Then the shops in Hatton Garden near Farringdon are boarded up and we are advised to leave the gallery. But not before we get some more done in preparation for the show and the wall gets a lick of grey paint.

Let’s see how it all pans out. The Private View is on Thursday so we need to take stock tomorrow. People are asking about whether we are going ahead, and so far we still are, despite some set backs.

Seba Kurtis‘s book signing for Drowned in Hackney was cancelled last night, and Toby Smith‘s talk at The Frontline Club, see last post, was cancelled tonight.
Back home and word at our local Tesco is not good, security guard advises a group went in and one of them said, “We’re coming back to finish what  started”.

Filed under: Artist Talks, HotShoe Gallery, Photographers, Photography Shows Tagged: Dean Hollowood, HotShoe Gallery, Miranda Gavin, Natasha Caruana, Nine-Point Perspective, Seba Kurtis, Wendy Pye

Photo News – PhotoBook London final call for self-published book submissions and print auction for Japan both at Hotshoe Gallery

If you have a self-published book that you want to expose, then check out the PhotoBook London book fair and follow this link, PhotoBook submissions. The deadline for submissions is 8 August and it is free, however, if your book is selected you will need to provide two copies, including the one you submit, to PhotoBook London in exchange.

The PhotoBook London fair is a weekend event at Hotshoe Gallery, London running from 2 – 5 September to promote independent and self published photo books as well as give photographers and publishers a platform to get their books seen and sold. There will also be around 15 carefully-selected publishers and a curated table of individual self published book submissions.

Architecture for Humanity and Hotshoe Gallery will host a charity print sale/auction of photographs on 5 August at Hotshoe Gallery from 6-8pm to raise funds for the long term reconstruction of the tsunami devastated north east region of Japan.

The prints will be on show from 2 August and will go up for auction on 5 August. There will also be a chance to bid on the pictures during the course of the exhibition, so some may fetch a higher end price.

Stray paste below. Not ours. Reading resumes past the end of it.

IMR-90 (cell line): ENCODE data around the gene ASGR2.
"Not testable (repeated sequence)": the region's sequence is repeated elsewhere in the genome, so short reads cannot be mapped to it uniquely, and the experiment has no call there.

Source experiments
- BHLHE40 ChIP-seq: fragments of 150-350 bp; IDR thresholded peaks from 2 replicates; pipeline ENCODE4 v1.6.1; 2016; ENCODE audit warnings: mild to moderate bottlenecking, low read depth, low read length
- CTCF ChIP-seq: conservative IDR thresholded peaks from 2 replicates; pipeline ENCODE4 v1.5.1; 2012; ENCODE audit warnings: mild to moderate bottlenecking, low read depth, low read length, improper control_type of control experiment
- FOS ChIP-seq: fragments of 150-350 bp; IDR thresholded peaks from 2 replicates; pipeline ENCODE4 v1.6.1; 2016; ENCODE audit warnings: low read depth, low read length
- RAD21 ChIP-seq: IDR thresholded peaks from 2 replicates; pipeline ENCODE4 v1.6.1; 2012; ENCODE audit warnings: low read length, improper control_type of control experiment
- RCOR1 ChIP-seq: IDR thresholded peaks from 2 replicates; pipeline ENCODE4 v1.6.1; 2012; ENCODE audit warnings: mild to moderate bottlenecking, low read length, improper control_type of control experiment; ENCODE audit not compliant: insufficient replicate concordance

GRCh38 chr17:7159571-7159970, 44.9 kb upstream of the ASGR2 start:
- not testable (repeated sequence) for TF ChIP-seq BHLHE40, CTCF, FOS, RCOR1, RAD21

The photographs were submitted through an open call with a brief “to evoke and celebrate Japanese culture”. The response was overwhelming with entries from both established and emerging photographers from all over the world and now 100 photographs have been selected for the charity print sale and auction.

All proceeds will go directly to the Architecture for Humanity project office in Sendai. All the photographs are framed (30cm×40cm), Lamda C-type prints on Fuji Crystal Archive paper. The starting donation is £50 which includes the print and frame.

Architecture for Humanity, a non profit organisation which offers building and design support in response to humanitarian and emergency needs, is working on the ground in Sendai on a number of projects including an orphanage, an art and music therapy centre, an ‘urban acupuncture’ initiative to help get small businesses back on their feet to kick start economic recovery on a local level, a small scale fishing village reconstruction (rebuilding along the coastline is not included in the Japanese government’s 10 year plan). The operation is being headed by a team of top Japanese architects and overseen by the charity’s founder, Cameron Sinclair.